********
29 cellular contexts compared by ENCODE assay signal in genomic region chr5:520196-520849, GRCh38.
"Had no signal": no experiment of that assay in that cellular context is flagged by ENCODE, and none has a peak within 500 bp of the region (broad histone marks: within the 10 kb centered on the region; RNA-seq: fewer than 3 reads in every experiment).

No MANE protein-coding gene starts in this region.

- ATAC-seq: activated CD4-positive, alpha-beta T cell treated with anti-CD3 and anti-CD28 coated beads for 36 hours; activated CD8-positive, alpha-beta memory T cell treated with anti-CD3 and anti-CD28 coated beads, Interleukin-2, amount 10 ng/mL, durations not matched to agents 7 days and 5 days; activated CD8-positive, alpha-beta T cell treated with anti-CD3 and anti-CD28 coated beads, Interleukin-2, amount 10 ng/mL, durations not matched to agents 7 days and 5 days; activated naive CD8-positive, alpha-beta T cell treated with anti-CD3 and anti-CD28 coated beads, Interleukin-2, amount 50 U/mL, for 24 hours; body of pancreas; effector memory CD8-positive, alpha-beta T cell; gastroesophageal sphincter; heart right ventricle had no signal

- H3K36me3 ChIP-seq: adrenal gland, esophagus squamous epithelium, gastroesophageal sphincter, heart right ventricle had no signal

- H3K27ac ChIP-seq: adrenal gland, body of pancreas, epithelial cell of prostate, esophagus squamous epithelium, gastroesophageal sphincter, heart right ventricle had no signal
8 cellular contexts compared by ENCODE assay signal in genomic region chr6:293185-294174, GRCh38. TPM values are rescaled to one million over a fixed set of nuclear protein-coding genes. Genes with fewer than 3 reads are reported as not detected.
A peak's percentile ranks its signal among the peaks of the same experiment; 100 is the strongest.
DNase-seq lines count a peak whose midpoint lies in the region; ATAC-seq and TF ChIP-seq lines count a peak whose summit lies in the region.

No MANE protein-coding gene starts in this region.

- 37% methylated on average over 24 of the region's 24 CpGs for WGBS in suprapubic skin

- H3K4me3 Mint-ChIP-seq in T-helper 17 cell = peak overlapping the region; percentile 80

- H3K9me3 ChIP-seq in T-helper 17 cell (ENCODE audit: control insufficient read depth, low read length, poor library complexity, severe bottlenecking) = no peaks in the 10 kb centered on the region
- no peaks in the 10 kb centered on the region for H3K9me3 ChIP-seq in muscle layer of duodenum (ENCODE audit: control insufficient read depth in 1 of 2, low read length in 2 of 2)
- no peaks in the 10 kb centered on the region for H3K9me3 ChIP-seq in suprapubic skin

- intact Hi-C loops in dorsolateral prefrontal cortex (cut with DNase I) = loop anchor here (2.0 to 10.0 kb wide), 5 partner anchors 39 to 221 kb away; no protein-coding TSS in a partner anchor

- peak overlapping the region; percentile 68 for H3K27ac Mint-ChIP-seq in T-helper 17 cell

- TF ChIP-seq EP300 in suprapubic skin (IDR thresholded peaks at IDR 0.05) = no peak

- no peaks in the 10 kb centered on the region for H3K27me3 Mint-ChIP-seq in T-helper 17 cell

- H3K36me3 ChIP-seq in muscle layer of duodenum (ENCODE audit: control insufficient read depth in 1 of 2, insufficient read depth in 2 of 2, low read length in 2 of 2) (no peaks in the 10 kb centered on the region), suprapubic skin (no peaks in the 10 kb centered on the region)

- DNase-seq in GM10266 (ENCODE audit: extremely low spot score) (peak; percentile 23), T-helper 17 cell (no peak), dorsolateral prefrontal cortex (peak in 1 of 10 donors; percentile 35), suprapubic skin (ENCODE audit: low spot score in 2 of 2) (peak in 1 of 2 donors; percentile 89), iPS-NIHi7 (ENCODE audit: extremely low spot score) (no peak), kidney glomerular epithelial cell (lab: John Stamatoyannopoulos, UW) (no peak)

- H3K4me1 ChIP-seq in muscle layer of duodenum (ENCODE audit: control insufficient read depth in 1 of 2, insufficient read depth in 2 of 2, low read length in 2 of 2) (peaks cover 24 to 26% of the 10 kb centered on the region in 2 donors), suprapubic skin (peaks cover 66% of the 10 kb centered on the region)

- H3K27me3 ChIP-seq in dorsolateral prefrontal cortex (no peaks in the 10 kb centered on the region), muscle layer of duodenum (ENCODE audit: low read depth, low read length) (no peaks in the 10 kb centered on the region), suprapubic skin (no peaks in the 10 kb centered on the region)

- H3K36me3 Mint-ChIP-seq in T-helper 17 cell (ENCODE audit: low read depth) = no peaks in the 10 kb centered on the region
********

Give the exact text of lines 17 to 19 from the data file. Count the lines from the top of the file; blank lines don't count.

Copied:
- peak overlapping the region; percentile 68 for H3K27ac Mint-ChIP-seq in T-helper 17 cell

- TF ChIP-seq EP300 in suprapubic skin (IDR thresholded peaks at IDR 0.05) = no peak

- no peaks in the 10 kb centered on the region for H3K27me3 Mint-ChIP-seq in T-helper 17 cell